Basketball Notes

Traveling wouldn't be a bad call

By Gary Washburn
July 31, 2011

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This was supposed to be an important summer for Avery Bradley, especially with the Celtics finishing the postseason on such a disappointing note, looking aged and ragged against the Heat, in desperate need of an infusion of youth.

Bradley sprained his right ankle so badly during a predraft workout that a piece of bone chipped off and required surgery in June 2010. He did not reach full health until deep into the regular season, and by then it was apparent he would not make much of a contribution.

Under normal circumstances, Bradley would have received plenty of work for the Celtics’ summer league entry and at the team’s training facility in Waltham. But he isn’t allowed at the facility, and summer league was canceled. Because teams are not allowed to contact players or their agents, the Celtics have no idea how their former first-round pick is progressing.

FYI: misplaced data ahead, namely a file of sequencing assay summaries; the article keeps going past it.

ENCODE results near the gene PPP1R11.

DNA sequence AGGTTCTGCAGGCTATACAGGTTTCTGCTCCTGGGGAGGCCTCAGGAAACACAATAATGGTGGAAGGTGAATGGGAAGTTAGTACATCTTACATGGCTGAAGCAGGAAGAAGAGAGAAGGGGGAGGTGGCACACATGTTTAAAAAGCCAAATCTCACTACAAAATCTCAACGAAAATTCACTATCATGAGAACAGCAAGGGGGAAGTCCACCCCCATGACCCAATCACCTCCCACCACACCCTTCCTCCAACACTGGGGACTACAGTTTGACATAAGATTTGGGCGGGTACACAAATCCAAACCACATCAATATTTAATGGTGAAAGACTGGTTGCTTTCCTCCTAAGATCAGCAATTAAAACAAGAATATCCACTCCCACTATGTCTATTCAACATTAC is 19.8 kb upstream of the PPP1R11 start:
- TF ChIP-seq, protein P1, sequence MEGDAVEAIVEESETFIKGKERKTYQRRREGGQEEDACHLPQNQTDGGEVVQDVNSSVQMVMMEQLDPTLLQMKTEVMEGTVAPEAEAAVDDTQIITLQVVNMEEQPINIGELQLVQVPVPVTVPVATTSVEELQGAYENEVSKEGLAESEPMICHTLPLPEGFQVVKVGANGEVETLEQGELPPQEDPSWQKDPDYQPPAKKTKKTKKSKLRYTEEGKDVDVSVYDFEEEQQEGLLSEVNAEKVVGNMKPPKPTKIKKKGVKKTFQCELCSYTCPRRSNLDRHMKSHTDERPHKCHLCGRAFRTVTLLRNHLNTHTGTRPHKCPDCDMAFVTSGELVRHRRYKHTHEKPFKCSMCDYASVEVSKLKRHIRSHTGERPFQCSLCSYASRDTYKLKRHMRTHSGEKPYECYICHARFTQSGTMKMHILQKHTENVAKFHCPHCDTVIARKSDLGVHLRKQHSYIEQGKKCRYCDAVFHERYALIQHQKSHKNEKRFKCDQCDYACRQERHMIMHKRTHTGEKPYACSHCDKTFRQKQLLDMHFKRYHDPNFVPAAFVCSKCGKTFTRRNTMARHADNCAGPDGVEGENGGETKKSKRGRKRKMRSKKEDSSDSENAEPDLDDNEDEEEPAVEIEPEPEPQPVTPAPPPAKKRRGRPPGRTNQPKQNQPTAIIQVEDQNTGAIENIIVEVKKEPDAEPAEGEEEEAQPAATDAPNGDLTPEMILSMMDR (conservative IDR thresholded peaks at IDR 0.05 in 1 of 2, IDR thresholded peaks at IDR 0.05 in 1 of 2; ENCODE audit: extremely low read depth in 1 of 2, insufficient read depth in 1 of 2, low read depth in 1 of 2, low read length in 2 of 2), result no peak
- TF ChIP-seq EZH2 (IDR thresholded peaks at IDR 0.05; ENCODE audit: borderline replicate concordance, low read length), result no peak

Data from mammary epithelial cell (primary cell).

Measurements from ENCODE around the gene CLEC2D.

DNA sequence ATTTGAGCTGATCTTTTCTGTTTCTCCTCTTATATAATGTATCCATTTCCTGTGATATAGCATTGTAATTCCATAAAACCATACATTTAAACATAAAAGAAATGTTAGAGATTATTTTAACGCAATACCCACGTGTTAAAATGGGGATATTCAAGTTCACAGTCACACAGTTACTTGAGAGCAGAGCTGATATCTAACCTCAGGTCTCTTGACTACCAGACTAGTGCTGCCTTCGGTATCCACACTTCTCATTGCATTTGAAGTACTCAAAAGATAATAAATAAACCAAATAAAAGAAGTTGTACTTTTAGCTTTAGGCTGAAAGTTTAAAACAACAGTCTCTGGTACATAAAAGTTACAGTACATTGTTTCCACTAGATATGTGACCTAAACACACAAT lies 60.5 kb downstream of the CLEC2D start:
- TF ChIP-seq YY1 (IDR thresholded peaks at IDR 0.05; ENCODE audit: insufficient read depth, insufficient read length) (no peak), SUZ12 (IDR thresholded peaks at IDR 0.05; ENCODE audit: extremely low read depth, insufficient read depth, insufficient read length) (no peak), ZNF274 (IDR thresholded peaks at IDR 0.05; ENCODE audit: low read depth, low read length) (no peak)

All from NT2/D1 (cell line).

Bradley’s agent, former NBA player Mitchell Butler, had a long conversation with team president Danny Ainge about Bradley before the lockout began. And the two formulated a plan for the second-year guard in case the Celtics were not allowed to contact him.

And now those plans may include a stint in Europe because what Bradley needs most is experience. He played just 31 games as a rookie, averaging 1.7 points in just over five minutes per game. His most extensive action came during a stint in the Development League, but an injury to Marquis Daniels mandated Bradley’s return to the Celtics.

“Him missing training camp, and the [injury] situation last year, really put him behind the eight ball,’’ Butler said. “The Celtics really loved the fact that his learning curve was high. Being on a team that experienced, it was hard for him to crack the lineup, so I think that ultimately if it’s the right situation, the money’s decent, and it’s a great place, then [playing overseas is] something that I will have a serious conversation with him about.’’